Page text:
- The unidentified man is eating well and walking around, officials say
- Those who have come in contact with him have tested negative
- More than 400 MERS cases have been reported in 12 countries, the CDC says
The first patient to be diagnosed with Middle East Respiratory Syndrome, or MERS, in the United States is recovering well and should be able to go home from the hospital soon, doctors said Monday.
The patient, an American health care provider who had been working in Saudi Arabia, is not on oxygen and is eating well and walking around, said doctors in Munster, Indiana.
Doctors have also tested others who have come into contact with the patient. So far no one else has been diagnosed with the virus. Medical staff will continue to monitor the situation closely.
The patient, whose name has not been disclosed due to federal privacy standards, was working at a hospital in Riyadh, Saudi Arabia. He told his doctors that the hospital had MERS patients, although he does not remember working with any of those infected.
The man was on a planned visit to Indiana to see his family. He traveled on April 24 and went to a hospital in Indiana with symptoms April 28.
About 50 staffers worked closely with the man, said Dr. Alan Kumar, chief medical information officer with Community Hospital in Indiana. No patients at the Indiana hospital had close contact with the MERS patient, who was in a private triage unit and admitted to a private bed on a general medical floor within three hours of showing up at the facility.
His family brought the man in after he complained of flulike symptoms -- shortness of breath and fever. They told the medical staff he had been in Saudi Arabia.
"There was a possible thought initially that it was pneumonia," or some other kind of respiratory virus, Kumar said. "That is why he was in a private room the entire time."
The patient never needed a ventilator but was initially put on oxygen. The hospital knew which staffers had close contact with the patient because it uses electronic tracers on staff members, tracking where they go in the hospital and how much time they would have spent with the man.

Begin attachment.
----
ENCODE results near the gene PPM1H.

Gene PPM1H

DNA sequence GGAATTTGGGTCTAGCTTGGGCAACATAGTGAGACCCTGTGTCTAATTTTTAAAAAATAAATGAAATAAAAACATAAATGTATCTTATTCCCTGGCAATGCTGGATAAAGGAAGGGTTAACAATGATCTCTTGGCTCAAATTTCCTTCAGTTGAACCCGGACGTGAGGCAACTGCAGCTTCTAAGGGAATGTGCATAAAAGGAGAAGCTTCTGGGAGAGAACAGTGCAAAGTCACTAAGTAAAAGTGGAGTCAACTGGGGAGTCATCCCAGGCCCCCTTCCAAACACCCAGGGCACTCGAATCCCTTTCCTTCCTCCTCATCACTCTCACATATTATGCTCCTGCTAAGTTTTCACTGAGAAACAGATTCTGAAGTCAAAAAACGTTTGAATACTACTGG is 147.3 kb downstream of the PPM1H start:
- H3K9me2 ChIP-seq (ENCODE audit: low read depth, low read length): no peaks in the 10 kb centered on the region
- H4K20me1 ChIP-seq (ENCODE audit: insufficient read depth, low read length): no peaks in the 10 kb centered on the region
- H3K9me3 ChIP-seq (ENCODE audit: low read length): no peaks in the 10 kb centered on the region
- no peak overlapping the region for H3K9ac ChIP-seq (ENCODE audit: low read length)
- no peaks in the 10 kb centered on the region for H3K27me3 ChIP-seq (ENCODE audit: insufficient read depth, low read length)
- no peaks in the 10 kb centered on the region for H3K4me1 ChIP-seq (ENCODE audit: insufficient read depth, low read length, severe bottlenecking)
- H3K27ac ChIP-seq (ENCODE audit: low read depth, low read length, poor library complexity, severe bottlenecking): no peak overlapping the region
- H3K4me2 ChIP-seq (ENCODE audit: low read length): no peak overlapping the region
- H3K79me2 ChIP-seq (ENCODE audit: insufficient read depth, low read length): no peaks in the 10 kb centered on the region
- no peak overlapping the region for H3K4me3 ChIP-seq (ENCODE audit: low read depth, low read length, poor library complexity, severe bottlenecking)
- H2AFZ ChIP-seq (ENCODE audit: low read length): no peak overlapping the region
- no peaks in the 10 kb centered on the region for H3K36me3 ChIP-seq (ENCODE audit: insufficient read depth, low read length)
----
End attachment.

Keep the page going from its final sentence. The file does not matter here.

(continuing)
Between that monitoring and video surveillance, the hospital was able to track the patient's entire journey through the hospital system, according to Kumar.
Both the family and health care workers have all tested negative for the virus and all are on home isolation, officials said. If any of those exposed have to go out, doctors have advised they wear a mask.
Doctors will run a second test on both populations since the virus is thought to have a 14-day incubation period. If they still test negative for the virus, they will be considered clear and safe to return to their regular work and duties.
Scientists do not know exactly how MERS spreads, according to the Centers for Disease Control and Prevention, but they don't believe it spreads through casual contact.
The virus poses a "very low risk to the broader general public," said Dr. Anne Schuchat, assistant surgeon general with the U.S. Public Health Service and director for the CDC's National Center for Immunization and Respiratory Diseases, on Friday.
Out of an abundance of caution, Indiana health officials and the CDC have acquired the passenger lists from the planes the patient took from Saudi Arabia -- he changed planes in London and landed in Chicago -- and the bus he took to Indiana.
Of the 100 or so passengers on the plane, three-fourths have been tested, and none has been shown to be positive for MERS. The patient was not symptomatic at the time of travel, according to the doctors. Health officials are also reaching out to the 10 passengers who shared his bus.
Scientists believe MERS spreads through close contact with a patient -- meaning someone would have to have come in contact with some of their bodily fluid.
MERS first emerged in 2011, with the first cases being diagnosed in the Arabian Peninsula in 2012. There have been 401 confirmed cases in 12 countries, according to the CDC. Of those, 93 people died.
Testing for MERS involves looking for the virus' molecular structure in a patient's nose or blood. While the patient in Indiana was the first MERS case on U.S. soil, the CDC has been preparing for such a scenario and had been conducting an awareness campaign with hospitals and doctors since MERS emerged.
There are no travel restrictions to the Arabian Peninsula; however, the CDC suggests people who visit there monitor their health and watch for any flulike symptoms. If you do feel unwell after such a trip, be sure to tell your doctor about your travel.
There is no vaccine or special treatment for MERS. Doctors said they believe the patient's quick diagnosis and care dramatically increased his chances for getting better.
"MERS picked the wrong hospital, the wrong state, the wrong country to try to get a foothold," said Dr. William VanNess, Indiana state health commissioner.